Senate Bills 117, 118
Puppy Protection Act
Bill Would Regulate Large-Scale Breeders, Crack Down on Puppy Mills
Last session, despite a bipartisan coalition of support, the Puppy Protection Act did not get out of the Senate Agriculture Committee. These bills have been reintroduced once again in the new legislative session.
Currently, Michigan has no regulations in place on large-scale breeders – making us one of the few states who lack any such regulations. Because of this, irresponsible breeders produce thousands of puppies for sale in pet stores or on the Internet ever year. Dogs usually live in breeding facilities for years, producing litter after litter, with little to no regulation or oversight. Sadly, countless animals have suffered tremendously in these “puppy mills.”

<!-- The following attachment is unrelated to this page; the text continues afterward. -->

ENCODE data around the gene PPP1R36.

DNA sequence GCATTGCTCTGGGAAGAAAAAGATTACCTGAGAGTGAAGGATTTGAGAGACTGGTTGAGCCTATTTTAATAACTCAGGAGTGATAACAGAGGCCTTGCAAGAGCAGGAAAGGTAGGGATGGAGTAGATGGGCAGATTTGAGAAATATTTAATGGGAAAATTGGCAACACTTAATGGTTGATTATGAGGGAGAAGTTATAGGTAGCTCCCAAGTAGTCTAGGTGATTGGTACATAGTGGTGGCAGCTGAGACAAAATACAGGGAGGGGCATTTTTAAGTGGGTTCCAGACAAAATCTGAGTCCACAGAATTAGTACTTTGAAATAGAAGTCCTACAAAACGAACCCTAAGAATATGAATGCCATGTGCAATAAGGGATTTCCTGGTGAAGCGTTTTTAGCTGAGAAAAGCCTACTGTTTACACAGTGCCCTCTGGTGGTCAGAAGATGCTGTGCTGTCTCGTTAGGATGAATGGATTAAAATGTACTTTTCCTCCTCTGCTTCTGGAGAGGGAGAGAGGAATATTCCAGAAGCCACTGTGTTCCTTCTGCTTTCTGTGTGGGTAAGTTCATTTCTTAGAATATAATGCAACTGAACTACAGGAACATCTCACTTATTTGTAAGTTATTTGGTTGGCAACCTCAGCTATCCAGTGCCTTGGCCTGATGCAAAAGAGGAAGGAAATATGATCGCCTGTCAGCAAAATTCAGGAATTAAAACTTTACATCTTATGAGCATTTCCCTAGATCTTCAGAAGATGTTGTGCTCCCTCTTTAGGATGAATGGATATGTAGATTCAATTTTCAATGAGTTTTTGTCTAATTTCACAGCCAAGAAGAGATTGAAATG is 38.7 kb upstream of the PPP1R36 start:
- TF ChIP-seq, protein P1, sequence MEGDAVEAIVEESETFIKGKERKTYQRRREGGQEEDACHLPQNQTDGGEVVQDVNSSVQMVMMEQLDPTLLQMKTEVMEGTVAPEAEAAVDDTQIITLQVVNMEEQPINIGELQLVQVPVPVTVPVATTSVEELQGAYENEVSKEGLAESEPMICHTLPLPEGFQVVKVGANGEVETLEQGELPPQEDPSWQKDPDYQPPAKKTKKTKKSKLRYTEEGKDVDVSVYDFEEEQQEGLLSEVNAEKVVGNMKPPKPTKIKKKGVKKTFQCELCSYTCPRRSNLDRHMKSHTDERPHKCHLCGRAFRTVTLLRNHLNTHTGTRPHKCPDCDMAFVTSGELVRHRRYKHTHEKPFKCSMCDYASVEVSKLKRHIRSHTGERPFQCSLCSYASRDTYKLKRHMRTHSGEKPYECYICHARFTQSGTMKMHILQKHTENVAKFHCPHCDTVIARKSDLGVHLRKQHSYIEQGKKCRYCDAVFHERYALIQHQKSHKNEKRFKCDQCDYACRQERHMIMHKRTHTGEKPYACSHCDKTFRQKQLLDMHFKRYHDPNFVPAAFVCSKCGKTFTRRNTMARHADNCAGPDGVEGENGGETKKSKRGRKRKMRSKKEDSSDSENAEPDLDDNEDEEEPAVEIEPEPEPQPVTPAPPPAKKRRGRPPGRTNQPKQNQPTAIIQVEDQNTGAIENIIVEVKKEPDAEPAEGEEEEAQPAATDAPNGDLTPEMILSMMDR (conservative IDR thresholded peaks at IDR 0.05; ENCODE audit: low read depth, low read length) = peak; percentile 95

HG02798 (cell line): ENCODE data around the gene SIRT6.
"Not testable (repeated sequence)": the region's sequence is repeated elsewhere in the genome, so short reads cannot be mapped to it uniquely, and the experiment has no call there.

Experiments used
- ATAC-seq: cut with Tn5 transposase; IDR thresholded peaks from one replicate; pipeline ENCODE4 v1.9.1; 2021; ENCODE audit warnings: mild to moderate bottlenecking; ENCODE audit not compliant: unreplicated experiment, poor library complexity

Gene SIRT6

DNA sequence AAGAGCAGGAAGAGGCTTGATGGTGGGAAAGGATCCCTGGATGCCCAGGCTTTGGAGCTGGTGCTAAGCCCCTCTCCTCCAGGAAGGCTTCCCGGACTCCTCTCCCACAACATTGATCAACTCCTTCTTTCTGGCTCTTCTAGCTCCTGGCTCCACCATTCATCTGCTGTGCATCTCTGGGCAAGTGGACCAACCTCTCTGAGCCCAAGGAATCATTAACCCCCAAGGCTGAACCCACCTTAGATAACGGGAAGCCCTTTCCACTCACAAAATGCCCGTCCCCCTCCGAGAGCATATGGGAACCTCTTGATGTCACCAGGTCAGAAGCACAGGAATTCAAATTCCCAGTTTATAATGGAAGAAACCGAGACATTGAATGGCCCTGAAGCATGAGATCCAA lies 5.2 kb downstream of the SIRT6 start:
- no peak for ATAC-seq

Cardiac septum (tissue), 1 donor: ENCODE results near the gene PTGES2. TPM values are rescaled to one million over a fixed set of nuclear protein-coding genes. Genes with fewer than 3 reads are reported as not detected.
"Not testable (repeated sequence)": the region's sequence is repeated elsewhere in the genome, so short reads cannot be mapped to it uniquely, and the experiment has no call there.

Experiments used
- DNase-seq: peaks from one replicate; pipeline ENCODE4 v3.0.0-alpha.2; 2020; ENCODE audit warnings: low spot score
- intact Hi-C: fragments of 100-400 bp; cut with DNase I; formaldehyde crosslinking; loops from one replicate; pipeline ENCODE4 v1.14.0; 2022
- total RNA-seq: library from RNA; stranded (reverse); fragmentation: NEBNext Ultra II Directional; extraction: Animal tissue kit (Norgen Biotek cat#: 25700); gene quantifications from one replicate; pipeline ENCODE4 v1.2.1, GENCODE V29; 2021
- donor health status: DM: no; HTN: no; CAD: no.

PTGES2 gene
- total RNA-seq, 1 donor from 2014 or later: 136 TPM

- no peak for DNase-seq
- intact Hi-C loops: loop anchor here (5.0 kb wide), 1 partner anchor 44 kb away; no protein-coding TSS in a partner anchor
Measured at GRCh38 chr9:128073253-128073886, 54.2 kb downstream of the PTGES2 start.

The Puppy Protection Act will ensure that these animals are treated humanely, crack down on irresponsible breeders, and prevent puppy mills – mass breeders who keep animals in deplorable, unimaginable conditions – from setting up shop here in Michigan. It would regulate large-scale breeders to ensure that animals in their care receive proper treatment, including adequate food, water, shelter and veterinary care, while also capping the size of these facilities. Over the past few years, MHS has worked with a variety of stakeholders and interested parties, including veterinarians, dog breeders, dog clubs, animal shelters and animal advocates in order to develop common-sense guidelines that protect these animals. The Puppy Protection Act is the result of these years of work and has received bipartisan support.